Glass Boys

Precious Glass


GLASS BOYS by Nicole Lundrigan (Douglas & McIntyre), 291 pages, $22.95 paper. Lundrigan launches Lost Boys at Ben McNally Books on Saturday (September 17). See listing. Rating: NNNN


Nicole Lundrigan’s Glass Boys is drenched in dread, but it doesn’t drown in it, which is one of the many reasons it’s such a powerful piece of writing.

In small-town Newfoundland, Lewis, the town constable, and his brother Roy stumble drunk upon Eli Fagan just as he’s discovered that his step-son Garrett has a very creepy secret. As Eli’s rage peeks, Roy gets caught in his orbit and killed.

This opening episode is a defining one for the characters. Lewis desperately seeks some emotional calm, marrying the wrong woman but fathering two precious boys, Melvin and Toby. Eli can’t stop punishing Garrett’s mother. And Garrett starts looking for ways to live out his deadly fantasies.

The characters are torn up by the choices they make, whether it’s Garrett’s mother, who marries Eli, the town low-life, to put a roof over her head, or Wilda, who accept Lewis’s marriage proposal to gain a sense of security that she can’t ultimately accept.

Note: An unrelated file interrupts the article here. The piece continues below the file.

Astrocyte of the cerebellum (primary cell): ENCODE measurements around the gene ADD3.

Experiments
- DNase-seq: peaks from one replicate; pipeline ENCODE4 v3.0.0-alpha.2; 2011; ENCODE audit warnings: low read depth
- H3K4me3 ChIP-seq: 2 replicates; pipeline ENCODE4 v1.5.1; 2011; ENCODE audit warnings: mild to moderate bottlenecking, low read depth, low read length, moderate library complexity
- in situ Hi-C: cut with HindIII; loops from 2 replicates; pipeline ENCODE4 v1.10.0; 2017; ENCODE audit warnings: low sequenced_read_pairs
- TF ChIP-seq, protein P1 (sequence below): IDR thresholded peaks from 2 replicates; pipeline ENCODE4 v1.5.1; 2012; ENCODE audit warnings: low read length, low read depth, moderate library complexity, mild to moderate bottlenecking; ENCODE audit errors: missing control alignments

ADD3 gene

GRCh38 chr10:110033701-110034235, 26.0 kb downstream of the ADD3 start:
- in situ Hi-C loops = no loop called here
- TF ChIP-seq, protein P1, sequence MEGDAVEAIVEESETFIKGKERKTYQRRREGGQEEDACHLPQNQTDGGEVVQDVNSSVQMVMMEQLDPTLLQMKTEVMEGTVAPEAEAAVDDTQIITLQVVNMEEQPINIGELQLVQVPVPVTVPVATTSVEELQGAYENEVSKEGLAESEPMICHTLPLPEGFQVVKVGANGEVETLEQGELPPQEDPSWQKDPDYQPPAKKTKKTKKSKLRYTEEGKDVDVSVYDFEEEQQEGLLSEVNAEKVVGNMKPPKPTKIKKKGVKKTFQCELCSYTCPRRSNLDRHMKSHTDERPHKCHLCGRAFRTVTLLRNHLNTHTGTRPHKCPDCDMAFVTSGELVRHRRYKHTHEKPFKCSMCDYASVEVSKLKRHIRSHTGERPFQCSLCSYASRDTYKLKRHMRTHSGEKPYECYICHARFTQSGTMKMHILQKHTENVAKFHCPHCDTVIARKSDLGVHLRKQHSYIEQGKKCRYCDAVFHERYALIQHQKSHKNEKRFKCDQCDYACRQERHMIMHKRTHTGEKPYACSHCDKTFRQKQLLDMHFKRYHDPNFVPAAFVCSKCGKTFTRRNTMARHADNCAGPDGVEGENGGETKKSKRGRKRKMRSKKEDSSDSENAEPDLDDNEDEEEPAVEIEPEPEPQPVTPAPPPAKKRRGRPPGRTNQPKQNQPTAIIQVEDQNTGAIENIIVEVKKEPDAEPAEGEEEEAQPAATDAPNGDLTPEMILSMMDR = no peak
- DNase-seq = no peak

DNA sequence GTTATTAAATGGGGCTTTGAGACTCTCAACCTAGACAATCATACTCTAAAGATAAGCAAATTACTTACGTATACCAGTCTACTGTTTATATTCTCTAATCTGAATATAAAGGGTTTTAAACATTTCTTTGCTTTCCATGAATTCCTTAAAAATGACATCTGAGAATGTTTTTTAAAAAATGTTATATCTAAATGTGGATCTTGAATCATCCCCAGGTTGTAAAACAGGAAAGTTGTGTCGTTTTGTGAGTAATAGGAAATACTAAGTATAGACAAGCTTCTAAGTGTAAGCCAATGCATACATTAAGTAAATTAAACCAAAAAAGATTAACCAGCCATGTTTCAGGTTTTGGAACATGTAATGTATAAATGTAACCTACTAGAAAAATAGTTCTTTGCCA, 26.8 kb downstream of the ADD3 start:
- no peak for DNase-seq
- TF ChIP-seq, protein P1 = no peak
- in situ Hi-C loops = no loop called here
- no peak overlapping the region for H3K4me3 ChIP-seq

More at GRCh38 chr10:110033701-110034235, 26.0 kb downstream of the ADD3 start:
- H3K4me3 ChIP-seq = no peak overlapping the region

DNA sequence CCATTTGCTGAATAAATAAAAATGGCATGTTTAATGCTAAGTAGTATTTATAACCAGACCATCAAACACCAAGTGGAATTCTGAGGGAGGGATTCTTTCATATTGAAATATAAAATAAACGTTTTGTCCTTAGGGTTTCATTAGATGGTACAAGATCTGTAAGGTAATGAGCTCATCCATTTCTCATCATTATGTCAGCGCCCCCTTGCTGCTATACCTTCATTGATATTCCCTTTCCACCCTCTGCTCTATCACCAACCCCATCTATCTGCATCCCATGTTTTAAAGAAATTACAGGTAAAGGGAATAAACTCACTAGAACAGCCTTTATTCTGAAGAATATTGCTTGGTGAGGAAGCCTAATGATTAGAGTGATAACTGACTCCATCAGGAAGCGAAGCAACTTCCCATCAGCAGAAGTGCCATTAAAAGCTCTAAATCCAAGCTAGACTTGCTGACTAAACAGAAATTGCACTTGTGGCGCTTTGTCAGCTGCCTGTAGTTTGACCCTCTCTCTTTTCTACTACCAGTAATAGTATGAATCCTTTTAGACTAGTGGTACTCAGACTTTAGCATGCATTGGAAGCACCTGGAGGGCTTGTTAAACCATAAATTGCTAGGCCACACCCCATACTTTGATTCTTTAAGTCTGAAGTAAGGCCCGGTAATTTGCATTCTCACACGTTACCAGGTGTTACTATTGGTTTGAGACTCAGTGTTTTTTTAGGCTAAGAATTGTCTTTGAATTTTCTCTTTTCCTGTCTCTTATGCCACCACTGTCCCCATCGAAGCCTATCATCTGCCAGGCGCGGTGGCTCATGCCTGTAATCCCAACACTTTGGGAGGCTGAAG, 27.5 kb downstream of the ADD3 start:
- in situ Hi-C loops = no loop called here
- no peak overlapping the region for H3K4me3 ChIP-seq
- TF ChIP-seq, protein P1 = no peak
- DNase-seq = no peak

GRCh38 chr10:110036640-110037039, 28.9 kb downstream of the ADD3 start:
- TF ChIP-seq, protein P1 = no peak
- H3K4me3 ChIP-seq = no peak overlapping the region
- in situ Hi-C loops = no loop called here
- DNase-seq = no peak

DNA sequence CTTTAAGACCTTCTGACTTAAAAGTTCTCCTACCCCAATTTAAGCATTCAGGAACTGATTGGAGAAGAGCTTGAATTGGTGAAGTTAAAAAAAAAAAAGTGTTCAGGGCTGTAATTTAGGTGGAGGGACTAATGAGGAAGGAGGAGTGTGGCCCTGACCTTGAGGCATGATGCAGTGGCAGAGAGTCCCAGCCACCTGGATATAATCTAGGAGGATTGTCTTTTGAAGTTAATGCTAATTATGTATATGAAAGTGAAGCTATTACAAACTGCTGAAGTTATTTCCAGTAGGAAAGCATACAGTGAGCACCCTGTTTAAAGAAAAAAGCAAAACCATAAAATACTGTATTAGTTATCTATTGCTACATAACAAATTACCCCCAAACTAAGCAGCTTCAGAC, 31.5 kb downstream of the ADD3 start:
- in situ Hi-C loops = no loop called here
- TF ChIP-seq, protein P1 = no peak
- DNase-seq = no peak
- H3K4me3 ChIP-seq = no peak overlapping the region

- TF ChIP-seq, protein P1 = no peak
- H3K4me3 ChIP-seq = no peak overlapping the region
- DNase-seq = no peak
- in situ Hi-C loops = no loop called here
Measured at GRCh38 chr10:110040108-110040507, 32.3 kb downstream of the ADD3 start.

Lundrigan fearlessly probes the depths humans can sink to, but she manages, too, to find lots of light. While waiting breathlessly to see how low Garrett will go, the reader can take some comfort in Melvin’s love for his mother or tender Toby’s determination to win the girl of his dreams.

The author has a gift for finding the extraordinary in the ordinary – in a neighbour’s kindness, for example, or in the comforting confines of a vintage store.

And the prose is gorgeously vivid. This is Lundrigan’s fourth novel, and she’s at the peak of her powers. Glass Boys is a gripping story, told with immense skill and unblinking honesty.

Write Books at susanc@nowtoronto.com

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